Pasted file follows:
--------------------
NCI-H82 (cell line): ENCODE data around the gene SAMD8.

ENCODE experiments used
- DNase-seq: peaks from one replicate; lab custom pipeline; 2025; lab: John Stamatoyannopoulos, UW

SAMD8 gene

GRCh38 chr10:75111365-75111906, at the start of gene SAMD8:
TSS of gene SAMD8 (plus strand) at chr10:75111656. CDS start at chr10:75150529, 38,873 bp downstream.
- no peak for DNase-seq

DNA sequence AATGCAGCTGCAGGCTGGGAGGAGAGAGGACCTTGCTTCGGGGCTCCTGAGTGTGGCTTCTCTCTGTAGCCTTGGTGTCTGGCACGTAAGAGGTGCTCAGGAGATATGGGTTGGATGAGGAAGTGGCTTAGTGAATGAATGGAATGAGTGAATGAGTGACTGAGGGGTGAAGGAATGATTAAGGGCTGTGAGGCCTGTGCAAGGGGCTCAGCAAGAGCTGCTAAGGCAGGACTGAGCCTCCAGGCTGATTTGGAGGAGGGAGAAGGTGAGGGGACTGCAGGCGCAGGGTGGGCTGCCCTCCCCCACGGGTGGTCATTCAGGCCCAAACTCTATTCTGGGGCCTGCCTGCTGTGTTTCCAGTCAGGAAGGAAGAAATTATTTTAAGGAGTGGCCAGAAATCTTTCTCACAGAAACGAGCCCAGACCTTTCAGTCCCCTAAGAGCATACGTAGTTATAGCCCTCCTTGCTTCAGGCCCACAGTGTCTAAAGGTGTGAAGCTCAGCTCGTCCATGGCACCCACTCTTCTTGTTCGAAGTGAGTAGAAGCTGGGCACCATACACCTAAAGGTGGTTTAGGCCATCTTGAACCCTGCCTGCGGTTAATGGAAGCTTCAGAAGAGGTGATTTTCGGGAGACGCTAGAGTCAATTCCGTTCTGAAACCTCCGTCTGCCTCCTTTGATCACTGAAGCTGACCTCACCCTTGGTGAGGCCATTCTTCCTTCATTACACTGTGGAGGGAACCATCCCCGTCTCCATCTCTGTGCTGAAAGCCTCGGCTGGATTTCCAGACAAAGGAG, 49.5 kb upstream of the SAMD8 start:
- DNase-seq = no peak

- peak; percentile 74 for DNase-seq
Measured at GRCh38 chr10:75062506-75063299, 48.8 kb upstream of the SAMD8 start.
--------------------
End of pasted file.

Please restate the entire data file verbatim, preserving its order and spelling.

NCI-H82 (cell line): ENCODE data around the gene SAMD8.

ENCODE experiments used
- DNase-seq: peaks from one replicate; lab custom pipeline; 2025; lab: John Stamatoyannopoulos, UW

SAMD8 gene

GRCh38 chr10:75111365-75111906, at the start of gene SAMD8:
TSS of gene SAMD8 (plus strand) at chr10:75111656. CDS start at chr10:75150529, 38,873 bp downstream.
- no peak for DNase-seq

DNA sequence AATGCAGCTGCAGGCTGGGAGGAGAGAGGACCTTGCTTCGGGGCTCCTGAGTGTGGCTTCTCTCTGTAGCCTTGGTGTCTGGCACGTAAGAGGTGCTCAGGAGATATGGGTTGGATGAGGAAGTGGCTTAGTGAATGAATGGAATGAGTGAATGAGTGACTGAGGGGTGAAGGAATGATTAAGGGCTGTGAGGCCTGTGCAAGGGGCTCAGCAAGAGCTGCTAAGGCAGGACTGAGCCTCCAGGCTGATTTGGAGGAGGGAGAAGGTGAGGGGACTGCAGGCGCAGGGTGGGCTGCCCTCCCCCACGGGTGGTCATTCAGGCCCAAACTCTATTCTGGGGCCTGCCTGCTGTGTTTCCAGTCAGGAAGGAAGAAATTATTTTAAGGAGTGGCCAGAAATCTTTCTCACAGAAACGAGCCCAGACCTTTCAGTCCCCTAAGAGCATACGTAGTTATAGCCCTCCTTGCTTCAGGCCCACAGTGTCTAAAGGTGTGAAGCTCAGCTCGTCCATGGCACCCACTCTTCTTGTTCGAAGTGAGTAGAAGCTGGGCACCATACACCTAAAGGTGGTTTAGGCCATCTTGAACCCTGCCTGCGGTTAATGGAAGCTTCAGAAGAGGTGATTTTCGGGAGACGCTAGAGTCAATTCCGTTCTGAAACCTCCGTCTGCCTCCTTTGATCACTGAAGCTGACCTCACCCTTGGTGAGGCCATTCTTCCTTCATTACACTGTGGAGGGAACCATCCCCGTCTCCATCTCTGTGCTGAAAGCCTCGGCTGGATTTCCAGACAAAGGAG, 49.5 kb upstream of the SAMD8 start:
- DNase-seq = no peak

- peak; percentile 74 for DNase-seq
Measured at GRCh38 chr10:75062506-75063299, 48.8 kb upstream of the SAMD8 start.